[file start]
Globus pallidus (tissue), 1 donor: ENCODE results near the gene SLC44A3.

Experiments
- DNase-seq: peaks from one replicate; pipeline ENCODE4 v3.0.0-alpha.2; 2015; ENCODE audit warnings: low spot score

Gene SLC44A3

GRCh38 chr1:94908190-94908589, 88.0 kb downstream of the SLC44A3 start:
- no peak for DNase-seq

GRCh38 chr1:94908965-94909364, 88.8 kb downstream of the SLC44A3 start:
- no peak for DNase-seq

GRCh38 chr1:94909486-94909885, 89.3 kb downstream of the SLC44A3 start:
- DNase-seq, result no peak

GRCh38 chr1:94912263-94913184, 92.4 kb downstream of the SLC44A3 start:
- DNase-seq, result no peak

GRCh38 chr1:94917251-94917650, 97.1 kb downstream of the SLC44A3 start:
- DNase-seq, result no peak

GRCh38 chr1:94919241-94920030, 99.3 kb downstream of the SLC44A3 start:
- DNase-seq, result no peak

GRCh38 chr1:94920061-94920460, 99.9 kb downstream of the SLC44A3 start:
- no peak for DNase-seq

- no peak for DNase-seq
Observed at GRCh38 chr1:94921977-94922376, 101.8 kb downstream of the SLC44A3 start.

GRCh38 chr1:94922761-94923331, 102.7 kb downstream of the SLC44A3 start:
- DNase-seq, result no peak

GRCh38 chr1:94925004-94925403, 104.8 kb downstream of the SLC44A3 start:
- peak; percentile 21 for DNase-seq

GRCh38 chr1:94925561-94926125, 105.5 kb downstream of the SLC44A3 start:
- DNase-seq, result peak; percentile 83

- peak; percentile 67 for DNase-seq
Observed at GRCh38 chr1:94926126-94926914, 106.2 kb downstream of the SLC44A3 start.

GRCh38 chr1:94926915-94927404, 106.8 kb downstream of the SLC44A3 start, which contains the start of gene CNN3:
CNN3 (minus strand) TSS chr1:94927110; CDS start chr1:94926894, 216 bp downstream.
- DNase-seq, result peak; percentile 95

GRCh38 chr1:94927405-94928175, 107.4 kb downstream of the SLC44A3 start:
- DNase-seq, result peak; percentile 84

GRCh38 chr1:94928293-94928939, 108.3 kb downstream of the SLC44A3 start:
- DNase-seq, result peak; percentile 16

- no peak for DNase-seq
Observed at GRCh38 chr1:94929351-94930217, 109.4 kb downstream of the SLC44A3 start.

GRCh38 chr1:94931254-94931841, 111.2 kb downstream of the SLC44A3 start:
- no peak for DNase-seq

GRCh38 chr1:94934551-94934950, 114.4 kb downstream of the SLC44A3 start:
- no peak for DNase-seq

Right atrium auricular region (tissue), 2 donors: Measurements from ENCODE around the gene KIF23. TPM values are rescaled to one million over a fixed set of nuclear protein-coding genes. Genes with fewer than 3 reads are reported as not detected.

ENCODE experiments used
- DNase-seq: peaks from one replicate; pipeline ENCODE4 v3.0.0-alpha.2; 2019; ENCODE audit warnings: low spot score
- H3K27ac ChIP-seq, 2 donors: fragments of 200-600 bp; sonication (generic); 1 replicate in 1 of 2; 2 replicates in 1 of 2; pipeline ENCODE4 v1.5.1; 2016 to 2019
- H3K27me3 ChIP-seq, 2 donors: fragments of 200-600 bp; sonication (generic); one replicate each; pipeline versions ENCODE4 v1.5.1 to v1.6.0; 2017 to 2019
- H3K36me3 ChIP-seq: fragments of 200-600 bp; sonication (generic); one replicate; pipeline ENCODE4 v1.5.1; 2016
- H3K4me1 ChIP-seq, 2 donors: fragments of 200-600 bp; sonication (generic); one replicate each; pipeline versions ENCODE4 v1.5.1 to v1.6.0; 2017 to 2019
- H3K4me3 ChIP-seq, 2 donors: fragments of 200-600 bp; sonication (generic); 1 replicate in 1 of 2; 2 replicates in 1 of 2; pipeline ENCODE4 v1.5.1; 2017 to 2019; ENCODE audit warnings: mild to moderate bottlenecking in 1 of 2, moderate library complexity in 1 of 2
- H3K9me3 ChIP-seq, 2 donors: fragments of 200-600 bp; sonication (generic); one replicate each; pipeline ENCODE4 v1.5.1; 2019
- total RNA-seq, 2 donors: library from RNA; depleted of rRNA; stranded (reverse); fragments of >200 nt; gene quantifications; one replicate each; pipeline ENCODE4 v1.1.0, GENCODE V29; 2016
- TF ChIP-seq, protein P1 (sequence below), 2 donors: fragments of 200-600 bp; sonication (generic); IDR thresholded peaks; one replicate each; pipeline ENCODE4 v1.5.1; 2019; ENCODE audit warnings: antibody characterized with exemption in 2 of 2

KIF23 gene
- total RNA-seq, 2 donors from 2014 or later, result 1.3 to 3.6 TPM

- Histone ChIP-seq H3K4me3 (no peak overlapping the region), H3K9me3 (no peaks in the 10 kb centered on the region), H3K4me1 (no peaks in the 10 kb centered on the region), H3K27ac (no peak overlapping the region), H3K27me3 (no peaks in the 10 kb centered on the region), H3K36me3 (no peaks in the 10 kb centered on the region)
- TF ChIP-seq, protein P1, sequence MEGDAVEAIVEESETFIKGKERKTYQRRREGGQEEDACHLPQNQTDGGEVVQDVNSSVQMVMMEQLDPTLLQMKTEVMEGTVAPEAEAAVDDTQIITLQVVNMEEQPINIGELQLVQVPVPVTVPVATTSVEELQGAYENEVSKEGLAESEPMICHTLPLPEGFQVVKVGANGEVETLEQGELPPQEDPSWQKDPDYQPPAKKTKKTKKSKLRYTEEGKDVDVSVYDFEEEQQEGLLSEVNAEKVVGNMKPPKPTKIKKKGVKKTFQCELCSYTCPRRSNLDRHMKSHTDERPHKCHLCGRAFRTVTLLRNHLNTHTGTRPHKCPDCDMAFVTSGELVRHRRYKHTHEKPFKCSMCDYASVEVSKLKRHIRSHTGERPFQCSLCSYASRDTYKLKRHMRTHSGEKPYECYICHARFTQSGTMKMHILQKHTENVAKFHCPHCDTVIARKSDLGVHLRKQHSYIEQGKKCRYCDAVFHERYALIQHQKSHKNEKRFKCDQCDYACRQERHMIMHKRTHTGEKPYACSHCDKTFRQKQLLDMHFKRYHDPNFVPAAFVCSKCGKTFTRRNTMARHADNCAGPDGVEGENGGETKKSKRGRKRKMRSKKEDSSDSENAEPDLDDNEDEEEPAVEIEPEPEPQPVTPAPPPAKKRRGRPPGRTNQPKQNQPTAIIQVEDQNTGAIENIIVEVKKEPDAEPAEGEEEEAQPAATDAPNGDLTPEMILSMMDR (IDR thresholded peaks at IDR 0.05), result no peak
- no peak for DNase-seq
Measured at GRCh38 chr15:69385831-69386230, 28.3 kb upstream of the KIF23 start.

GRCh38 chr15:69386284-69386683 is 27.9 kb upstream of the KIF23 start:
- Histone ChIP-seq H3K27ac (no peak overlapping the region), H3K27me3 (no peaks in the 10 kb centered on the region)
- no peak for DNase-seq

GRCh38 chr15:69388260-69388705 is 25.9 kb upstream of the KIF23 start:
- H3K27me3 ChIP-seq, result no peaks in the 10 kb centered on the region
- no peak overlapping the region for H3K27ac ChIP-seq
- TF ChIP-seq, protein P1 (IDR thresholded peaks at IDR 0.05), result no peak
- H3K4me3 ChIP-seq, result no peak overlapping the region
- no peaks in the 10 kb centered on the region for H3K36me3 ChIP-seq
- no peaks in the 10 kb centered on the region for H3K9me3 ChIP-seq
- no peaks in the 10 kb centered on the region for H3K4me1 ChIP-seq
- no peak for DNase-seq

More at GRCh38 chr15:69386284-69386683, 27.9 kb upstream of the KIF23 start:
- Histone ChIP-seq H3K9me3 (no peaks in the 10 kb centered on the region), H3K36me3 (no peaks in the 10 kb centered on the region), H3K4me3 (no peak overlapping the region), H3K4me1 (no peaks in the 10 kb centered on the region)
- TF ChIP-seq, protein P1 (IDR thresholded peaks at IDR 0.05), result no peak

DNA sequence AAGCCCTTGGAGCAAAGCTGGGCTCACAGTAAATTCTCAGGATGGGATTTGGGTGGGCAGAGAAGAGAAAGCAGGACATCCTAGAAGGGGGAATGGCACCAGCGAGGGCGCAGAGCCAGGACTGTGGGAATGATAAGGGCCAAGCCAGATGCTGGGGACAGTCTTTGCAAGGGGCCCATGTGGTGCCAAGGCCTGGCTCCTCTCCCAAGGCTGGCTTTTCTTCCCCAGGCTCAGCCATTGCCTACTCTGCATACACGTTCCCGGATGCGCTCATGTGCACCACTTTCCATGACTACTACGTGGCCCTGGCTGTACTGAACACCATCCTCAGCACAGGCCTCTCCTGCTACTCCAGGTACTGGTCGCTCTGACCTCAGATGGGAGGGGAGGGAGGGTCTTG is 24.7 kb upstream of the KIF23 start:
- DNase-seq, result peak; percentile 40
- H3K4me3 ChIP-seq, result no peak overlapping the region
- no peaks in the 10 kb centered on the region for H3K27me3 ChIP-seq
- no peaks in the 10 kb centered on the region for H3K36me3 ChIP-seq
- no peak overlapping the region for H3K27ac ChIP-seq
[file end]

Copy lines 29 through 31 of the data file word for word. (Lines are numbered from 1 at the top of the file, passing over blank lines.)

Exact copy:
GRCh38 chr1:94926915-94927404, 106.8 kb downstream of the SLC44A3 start, which contains the start of gene CNN3:
CNN3 (minus strand) TSS chr1:94927110; CDS start chr1:94926894, 216 bp downstream.
- DNase-seq, result peak; percentile 95